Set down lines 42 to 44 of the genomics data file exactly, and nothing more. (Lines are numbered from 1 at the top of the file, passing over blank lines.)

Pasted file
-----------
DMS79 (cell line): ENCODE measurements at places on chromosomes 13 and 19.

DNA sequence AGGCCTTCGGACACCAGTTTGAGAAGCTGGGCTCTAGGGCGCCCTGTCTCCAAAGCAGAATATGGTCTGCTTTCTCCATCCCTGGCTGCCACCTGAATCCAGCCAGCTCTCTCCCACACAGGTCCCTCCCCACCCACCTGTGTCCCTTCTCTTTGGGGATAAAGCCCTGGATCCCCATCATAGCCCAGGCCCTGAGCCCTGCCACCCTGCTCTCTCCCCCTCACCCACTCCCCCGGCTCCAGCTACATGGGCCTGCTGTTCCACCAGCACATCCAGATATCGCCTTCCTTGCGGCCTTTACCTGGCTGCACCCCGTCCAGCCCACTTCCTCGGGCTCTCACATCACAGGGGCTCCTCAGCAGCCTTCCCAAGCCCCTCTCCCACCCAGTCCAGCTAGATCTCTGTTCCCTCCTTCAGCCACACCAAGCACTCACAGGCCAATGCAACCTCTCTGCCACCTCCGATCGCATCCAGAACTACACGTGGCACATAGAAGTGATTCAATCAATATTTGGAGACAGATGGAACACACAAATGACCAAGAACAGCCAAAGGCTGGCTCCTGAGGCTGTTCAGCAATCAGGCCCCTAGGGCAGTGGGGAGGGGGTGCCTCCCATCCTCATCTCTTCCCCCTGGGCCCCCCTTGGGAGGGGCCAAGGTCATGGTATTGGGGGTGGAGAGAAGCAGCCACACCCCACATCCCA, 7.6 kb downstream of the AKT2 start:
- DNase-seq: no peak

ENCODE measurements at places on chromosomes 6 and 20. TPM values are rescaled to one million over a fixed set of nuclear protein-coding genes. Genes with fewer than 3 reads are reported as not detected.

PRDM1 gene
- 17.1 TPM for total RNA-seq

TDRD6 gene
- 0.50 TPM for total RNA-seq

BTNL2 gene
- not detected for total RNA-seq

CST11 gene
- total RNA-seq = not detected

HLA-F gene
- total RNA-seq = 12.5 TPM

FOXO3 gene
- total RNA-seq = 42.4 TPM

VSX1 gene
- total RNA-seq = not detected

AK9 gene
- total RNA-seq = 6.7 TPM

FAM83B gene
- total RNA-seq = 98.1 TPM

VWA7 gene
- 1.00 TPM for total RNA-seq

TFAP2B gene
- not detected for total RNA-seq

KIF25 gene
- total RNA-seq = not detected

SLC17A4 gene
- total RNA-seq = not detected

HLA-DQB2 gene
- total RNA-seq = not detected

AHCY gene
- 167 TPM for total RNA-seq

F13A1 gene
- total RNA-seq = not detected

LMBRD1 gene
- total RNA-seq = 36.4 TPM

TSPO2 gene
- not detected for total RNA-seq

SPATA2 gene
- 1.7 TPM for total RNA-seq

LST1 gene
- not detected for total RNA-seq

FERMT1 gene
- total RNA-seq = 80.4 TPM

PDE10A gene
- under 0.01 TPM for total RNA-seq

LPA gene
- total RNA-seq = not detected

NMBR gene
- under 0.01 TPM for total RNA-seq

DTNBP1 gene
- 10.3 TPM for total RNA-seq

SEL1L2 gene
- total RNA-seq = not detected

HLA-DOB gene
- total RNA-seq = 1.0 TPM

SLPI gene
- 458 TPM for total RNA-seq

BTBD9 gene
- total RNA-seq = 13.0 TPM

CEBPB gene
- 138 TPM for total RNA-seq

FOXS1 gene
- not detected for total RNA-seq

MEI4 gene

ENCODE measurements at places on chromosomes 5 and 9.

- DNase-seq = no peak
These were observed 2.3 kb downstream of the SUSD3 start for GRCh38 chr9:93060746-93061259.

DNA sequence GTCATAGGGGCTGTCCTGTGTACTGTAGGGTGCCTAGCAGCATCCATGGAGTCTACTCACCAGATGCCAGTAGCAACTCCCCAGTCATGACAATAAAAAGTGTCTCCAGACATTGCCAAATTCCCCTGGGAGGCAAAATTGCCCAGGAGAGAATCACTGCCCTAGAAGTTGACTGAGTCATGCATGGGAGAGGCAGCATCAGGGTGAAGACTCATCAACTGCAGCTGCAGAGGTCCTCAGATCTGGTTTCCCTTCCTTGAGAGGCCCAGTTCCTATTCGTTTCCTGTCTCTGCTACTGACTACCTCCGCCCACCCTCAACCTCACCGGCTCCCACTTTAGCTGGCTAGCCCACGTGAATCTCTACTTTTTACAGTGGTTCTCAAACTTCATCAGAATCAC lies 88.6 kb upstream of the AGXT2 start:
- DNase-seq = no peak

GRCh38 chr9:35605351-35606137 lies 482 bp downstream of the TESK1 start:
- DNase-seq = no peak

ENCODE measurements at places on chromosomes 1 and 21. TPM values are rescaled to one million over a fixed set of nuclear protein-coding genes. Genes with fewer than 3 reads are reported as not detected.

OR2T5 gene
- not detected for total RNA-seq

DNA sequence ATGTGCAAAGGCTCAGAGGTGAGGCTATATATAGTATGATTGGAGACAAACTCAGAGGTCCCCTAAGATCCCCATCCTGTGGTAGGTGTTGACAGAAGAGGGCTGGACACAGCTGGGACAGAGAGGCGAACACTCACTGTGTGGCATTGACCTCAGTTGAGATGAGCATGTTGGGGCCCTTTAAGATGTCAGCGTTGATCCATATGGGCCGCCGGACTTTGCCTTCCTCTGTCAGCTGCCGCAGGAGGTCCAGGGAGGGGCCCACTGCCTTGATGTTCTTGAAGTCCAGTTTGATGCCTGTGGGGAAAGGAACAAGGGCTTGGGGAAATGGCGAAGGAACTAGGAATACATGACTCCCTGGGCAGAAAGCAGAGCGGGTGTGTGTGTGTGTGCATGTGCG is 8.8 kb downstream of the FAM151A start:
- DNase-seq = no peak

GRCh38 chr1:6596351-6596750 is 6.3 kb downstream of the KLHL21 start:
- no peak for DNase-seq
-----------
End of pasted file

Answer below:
- 1.7 TPM for total RNA-seq

LST1 gene
- not detected for total RNA-seq